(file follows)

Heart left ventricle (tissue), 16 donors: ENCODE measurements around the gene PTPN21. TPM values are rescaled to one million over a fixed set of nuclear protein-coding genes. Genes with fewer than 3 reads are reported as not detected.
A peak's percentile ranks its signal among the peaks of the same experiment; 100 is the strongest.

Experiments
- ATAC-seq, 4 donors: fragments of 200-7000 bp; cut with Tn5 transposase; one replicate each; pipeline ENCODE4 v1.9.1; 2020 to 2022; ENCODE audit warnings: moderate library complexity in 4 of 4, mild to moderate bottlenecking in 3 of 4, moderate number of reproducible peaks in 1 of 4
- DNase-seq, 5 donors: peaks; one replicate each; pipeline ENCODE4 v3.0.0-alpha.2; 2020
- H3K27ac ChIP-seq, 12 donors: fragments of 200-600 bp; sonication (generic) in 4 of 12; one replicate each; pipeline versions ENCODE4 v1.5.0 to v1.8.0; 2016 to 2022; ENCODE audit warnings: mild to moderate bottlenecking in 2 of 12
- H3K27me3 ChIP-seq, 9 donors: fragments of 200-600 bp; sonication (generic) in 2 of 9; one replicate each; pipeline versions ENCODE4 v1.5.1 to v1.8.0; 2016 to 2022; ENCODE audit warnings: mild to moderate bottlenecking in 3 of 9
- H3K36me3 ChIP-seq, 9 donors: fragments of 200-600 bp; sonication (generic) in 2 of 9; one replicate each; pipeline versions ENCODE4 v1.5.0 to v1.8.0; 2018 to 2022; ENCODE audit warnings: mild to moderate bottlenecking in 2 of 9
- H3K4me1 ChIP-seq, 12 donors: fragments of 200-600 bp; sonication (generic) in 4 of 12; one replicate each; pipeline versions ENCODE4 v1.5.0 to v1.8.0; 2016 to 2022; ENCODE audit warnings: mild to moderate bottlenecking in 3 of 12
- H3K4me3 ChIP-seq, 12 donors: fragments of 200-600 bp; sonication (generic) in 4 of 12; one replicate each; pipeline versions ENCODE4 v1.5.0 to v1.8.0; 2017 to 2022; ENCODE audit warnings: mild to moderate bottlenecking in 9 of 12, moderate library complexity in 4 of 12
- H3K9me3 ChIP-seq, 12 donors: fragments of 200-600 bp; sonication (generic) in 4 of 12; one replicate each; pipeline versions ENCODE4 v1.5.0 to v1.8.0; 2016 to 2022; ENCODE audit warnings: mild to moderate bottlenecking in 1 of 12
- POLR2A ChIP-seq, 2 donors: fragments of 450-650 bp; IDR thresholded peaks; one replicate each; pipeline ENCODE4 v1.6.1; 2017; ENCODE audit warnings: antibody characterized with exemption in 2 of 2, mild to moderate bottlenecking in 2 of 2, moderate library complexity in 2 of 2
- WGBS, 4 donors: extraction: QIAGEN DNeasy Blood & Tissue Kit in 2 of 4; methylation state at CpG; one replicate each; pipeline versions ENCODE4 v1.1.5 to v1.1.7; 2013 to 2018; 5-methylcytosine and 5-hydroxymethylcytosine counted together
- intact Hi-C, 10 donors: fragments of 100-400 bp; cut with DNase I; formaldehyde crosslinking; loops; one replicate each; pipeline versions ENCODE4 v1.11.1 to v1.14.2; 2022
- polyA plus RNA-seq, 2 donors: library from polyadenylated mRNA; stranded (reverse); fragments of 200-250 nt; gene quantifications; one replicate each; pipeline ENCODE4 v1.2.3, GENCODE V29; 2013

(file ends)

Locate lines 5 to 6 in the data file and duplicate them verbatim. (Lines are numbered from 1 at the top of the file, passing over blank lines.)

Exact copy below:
- DNase-seq, 5 donors: peaks; one replicate each; pipeline ENCODE4 v3.0.0-alpha.2; 2020
- H3K27ac ChIP-seq, 12 donors: fragments of 200-600 bp; sonication (generic) in 4 of 12; one replicate each; pipeline versions ENCODE4 v1.5.0 to v1.8.0; 2016 to 2022; ENCODE audit warnings: mild to moderate bottlenecking in 2 of 12